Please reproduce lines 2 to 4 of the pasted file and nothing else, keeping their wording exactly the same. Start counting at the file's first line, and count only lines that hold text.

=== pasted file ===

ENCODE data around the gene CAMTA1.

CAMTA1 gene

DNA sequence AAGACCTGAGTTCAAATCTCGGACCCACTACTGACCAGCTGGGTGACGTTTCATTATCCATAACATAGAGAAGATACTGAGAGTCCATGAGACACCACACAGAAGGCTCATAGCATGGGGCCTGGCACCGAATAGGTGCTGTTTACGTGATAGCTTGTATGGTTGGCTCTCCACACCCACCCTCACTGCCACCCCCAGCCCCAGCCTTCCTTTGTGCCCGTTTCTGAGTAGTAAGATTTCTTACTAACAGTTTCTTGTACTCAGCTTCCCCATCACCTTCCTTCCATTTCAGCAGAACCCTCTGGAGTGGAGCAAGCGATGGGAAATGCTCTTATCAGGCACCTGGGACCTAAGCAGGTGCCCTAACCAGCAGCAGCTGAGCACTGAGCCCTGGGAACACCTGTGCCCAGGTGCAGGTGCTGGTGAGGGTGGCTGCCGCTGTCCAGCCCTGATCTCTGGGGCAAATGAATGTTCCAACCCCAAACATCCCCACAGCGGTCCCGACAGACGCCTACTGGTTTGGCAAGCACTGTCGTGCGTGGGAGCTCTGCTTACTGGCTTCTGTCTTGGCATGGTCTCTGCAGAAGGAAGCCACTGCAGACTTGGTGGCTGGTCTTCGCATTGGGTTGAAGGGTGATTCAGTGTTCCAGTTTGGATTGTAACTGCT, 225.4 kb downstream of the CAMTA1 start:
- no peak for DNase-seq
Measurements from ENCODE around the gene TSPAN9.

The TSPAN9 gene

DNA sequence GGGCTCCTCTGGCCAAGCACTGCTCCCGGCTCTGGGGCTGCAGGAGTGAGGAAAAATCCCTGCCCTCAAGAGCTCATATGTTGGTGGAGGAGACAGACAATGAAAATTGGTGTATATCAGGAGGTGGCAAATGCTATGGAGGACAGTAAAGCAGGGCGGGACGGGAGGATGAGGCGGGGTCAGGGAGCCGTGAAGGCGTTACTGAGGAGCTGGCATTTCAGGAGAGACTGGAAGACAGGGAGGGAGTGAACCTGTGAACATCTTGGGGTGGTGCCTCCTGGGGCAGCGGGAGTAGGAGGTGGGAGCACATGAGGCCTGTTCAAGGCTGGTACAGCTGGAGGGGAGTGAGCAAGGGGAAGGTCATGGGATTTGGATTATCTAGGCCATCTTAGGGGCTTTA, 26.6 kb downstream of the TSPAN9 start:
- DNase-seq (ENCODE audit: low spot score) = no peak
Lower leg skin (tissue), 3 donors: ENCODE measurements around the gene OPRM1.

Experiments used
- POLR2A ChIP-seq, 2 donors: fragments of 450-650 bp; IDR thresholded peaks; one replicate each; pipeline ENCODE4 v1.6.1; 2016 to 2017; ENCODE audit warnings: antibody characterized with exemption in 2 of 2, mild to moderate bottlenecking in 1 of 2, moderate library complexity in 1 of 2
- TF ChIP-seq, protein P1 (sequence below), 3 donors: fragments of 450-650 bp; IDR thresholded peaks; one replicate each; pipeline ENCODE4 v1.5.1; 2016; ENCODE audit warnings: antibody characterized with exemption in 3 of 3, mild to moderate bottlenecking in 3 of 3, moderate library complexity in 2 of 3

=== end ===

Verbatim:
CAMTA1 gene

DNA sequence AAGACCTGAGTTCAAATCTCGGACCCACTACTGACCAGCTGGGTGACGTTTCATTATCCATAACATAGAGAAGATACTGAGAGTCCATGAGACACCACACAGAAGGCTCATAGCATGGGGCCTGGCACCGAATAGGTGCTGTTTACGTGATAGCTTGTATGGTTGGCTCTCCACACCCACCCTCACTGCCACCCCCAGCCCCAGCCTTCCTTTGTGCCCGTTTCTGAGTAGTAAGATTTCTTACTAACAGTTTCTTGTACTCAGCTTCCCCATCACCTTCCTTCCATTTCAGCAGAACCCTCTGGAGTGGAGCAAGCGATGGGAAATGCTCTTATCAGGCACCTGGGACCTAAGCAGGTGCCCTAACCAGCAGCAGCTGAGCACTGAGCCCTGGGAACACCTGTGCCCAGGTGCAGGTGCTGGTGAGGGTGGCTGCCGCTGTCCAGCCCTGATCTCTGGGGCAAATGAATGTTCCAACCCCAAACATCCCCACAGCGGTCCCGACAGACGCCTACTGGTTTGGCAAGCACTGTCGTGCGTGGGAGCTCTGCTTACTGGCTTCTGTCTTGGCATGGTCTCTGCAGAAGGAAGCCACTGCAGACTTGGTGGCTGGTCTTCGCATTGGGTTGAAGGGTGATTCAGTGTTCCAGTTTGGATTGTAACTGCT, 225.4 kb downstream of the CAMTA1 start:
- no peak for DNase-seq